This story was originally published May 7, 2014.
Tampa, Florida -- It happens in a matter of seconds, and only takes once for children to face serious consequences.
Nationwide, school bus crashes happen 144 times a day -- that's 26,000 times a year -- sending 17,000 children to the hospital.
10 Investigates has spent months pouring over hundreds of Tampa Bay area school bus driver records. They found each district disciplined about 10 percent of their bus drivers for everything from minor infractions, like side-swiping a mirror, to crashing into a vehicle with the school bus full of students.
Every school district has a similar policy for driver accountability, tracking each incident by applying points to the driver's record.
All districts we reviewed have a point threshold for school bus drivers that allows them to have multiple crashes and citations in one year, and continue driving without being removed from their position.
Although districts address drivers with recurring issues — retraining those drivers, and occasionally suspending them for a day or two — many just continue driving students to and from school.
After requesting school bus drivers' discipline records and related documents, the 10 Investigates team faced pushback from school districts that were quick to charge hundreds of dollars for simple public records requests.
Some districts, such as Sarasota and Hillsborough County, told us they did not have any electronic database for tracking which of their school bus drivers had been disciplined and how many points each driver had accumulated.
Hillsborough County spent two work days compiling the information of just the drivers who have been disciplined and the total number of points they had in the last three years
"The Sarasota County School District does not keep a list of bus drivers who receive points for driving violations, or a list of those who have been disciplined or counseled for driving infractions. This information is kept in the individual files of the over 250 drivers we employ," Sarasota County School District spokesperson Scott Ferguson told us in an email.
We also checked with the Department of Education (DOE) to verify the district's required procedure for tracking your child's school bus driver's record. 10 Investigates learned the DOE sends an automatic update each week to each school district in the state. It's called the Automated School Bus Driver's License Record Check System. The report comes from the Florida Department of Highway Safety and Motor Vehicles and lists any drivers in the district who've had any incidents, such as citations or crashes on their driving record — including personal time — within the last week.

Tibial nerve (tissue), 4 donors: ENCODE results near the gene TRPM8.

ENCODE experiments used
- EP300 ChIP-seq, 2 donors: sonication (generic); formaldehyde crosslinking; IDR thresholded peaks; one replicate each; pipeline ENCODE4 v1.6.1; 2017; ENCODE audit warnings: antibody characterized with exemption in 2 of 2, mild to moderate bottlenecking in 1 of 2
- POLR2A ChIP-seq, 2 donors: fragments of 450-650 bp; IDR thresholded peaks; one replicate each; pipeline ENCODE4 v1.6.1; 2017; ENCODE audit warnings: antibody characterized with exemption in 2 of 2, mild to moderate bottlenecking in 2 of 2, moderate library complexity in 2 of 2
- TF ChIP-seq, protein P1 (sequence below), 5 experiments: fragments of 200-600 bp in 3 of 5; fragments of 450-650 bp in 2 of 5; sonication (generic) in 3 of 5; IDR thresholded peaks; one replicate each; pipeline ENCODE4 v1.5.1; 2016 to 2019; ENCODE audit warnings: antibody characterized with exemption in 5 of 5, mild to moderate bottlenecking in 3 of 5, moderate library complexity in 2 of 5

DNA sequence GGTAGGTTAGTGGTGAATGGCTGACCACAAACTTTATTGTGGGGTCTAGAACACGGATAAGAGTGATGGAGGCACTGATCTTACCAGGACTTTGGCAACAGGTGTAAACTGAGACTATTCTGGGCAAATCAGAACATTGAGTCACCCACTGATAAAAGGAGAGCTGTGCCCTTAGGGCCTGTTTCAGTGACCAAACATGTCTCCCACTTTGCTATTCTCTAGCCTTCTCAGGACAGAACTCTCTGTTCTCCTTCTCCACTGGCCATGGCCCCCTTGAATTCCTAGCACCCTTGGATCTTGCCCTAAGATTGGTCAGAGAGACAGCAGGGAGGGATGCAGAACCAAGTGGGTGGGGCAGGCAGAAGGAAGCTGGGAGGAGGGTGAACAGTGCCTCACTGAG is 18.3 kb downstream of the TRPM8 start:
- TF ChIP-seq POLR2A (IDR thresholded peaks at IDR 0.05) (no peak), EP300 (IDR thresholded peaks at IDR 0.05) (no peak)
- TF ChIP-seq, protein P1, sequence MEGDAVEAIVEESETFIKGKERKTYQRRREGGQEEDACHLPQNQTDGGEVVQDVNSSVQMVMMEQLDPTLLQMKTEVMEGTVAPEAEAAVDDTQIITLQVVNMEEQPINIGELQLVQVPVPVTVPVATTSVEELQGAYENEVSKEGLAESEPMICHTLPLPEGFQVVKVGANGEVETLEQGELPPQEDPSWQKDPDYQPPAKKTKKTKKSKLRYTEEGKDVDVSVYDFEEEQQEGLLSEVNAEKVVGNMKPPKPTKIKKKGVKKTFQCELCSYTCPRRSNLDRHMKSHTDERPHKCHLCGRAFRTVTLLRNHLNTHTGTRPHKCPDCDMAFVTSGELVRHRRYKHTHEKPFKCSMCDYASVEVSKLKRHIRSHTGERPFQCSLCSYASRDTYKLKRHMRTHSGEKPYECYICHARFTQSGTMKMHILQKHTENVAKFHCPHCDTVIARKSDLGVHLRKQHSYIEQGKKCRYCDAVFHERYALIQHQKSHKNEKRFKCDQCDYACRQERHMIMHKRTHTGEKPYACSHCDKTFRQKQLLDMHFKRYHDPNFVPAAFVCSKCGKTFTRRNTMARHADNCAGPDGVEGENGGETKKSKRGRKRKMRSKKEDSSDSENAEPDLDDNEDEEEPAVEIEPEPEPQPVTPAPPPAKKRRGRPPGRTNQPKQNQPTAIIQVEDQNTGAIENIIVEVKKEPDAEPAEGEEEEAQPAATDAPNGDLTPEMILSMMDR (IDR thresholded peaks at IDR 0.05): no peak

If there are no incidents, then the driver's name would not be on the list for that week.
When we requested the district's Automated School Bus Driver's License Record Check System report, many districts were not aware of the information that is sent to them weekly.
According to Florida Statute 6A-3.0141 Employment of School Bus Drivers, each district must check the already employed driver's records with this automated weekly report, and if they don't they are then required prior to check their records the first day of each semester of the regular school year, and prior to the first day of summer school for any driver who will be transporting students during summer school.
That means with no database, some districts are manually combing through hundreds of drivers records. Hillsborough County is the largest school district in the area, employing 957 drivers, and Sarasota County is one of the smallest, employing 250 drivers.
We reviewed the drivers in Bay Area districts with the highest number of discipline points on their records in the last three years. We then investigated the reports to find out who is driving your child to school?
Among the records, drivers were reported cutting corners, hitting other vehicles, and we even found a Manatee County school bus driver failing to yield to an emergency vehicle and ended up crashing.
The crash report documented the driver "did not see or hear" the fire truck passing to the left of the school bus.
In Sarasota County, we found a school bus driver who was cited for failing to observe a stop sign and reported hitting a child on a bicycle. According to the report, the child was uninjured in the accident and the driver received just four points on her record for the incident.
10 Investigates found several examples in each county of drivers with careless driving, speeding, and other citations, as well as multiple crashes on their records in just the past three years.
Some prime examples are Victoria Ewing in Pinellas, Gwen Adams in Sarasota, and Katrina Bailey in Hillsborough, who all have multiple crashes and at least one careless driving citation in the past three years but continue driving busloads of students.
In addition to the driving records, a recent state audit of Manatee County Schools, the smallest district -- employing 152 drivers --revealed two Manatee County school bus drivers were driving students for months on a suspended commercial license in the last year.
Manatee Director of Transportation Sheryl Riker said safety is the district's number one priority, and in the case of the drivers who did not have their commercial license, Riker explained to us they failed to file their medical card with the DMV.
"I would never put anyone out there that I felt was not going to be able to bring your child back to your arms at the end of the day," Riker said.